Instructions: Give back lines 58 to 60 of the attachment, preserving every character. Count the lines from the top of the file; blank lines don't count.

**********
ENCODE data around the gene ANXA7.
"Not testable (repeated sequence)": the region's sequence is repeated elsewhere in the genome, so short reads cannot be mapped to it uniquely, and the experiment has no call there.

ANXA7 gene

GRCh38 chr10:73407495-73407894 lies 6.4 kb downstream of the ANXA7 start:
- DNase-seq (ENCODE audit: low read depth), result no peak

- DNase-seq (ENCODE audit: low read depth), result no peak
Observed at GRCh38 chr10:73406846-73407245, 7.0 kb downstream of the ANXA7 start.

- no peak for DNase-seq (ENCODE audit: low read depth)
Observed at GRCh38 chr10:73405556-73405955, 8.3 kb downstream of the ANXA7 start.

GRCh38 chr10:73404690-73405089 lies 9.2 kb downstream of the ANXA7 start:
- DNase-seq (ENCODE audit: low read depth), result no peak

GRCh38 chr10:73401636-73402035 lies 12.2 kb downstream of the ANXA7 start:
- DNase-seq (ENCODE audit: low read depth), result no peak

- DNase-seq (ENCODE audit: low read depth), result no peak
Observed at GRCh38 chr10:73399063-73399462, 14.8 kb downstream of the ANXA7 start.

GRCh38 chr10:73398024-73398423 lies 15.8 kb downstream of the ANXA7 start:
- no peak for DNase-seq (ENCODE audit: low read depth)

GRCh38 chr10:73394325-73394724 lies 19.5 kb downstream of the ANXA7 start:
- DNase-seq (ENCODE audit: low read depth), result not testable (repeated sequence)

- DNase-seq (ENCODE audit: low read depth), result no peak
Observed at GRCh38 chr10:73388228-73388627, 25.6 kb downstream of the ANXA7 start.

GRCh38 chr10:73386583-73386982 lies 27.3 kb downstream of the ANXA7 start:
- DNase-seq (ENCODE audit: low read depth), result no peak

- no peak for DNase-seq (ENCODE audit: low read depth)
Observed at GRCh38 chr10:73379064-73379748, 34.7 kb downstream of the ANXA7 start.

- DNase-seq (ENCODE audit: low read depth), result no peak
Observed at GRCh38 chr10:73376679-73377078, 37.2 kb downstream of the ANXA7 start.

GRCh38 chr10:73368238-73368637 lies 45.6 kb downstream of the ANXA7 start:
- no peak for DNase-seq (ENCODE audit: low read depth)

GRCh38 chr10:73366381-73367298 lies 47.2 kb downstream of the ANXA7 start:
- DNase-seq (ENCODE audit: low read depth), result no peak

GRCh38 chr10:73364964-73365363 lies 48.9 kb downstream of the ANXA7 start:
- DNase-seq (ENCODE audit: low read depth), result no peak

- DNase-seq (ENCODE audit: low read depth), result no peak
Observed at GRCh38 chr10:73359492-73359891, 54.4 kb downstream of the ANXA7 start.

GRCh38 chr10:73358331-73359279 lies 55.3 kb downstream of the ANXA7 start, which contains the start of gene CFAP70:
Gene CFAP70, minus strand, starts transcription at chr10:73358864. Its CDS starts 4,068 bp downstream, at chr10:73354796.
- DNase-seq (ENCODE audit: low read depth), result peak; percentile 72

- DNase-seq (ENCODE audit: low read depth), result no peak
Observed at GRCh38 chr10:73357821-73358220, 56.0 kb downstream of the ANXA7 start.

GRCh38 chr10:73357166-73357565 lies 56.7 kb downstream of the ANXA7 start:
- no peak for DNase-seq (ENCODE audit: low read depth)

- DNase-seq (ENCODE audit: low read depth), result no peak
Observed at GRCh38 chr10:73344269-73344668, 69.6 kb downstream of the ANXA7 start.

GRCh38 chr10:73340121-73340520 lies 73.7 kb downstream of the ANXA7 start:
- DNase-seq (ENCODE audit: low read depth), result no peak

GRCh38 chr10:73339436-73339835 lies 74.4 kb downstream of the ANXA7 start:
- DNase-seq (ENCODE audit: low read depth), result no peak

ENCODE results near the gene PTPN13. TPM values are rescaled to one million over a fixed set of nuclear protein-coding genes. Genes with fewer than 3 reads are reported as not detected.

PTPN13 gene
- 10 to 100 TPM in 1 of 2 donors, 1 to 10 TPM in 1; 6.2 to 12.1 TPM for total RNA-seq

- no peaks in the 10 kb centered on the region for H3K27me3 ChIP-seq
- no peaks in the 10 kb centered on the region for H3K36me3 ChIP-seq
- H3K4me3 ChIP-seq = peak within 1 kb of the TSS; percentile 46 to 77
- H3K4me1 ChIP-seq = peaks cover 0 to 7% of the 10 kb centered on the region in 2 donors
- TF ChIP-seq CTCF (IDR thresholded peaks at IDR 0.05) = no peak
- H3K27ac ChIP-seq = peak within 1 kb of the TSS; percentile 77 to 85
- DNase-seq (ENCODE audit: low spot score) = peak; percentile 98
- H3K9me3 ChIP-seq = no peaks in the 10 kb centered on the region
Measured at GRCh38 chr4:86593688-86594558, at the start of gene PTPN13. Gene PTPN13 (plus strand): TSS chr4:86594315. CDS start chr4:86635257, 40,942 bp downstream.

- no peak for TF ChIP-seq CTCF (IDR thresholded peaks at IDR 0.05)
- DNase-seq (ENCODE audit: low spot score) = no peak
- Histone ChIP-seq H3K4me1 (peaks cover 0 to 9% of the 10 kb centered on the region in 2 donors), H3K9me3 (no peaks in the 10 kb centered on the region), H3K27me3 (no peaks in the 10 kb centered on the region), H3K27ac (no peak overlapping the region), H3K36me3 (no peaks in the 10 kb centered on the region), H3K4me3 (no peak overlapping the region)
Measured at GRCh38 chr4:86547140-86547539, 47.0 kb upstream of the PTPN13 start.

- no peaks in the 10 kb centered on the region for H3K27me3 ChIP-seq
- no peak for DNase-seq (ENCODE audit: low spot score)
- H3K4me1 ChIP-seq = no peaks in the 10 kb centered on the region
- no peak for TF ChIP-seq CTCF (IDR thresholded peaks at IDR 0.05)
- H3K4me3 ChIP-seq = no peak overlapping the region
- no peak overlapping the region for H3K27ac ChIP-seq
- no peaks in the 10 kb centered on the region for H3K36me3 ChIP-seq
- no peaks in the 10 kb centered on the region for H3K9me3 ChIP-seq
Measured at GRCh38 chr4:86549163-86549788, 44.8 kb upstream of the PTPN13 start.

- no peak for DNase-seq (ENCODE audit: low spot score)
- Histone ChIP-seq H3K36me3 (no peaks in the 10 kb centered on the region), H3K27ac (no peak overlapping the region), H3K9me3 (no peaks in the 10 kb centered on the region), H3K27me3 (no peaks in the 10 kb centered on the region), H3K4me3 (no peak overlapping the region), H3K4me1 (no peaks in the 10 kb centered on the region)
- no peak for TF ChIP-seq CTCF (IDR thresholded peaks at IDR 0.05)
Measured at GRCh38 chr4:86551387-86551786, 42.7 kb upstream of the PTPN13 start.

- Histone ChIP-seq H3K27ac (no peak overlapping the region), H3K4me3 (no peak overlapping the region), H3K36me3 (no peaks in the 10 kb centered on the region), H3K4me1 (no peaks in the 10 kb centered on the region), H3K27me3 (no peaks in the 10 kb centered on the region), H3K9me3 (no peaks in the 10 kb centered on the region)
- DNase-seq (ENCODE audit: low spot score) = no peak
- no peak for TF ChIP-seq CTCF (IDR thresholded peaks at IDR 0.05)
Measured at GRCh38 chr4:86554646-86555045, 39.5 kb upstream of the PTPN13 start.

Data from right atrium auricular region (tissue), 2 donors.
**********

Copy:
- DNase-seq (ENCODE audit: low spot score) = peak; percentile 98
- H3K9me3 ChIP-seq = no peaks in the 10 kb centered on the region
Measured at GRCh38 chr4:86593688-86594558, at the start of gene PTPN13. Gene PTPN13 (plus strand): TSS chr4:86594315. CDS start chr4:86635257, 40,942 bp downstream.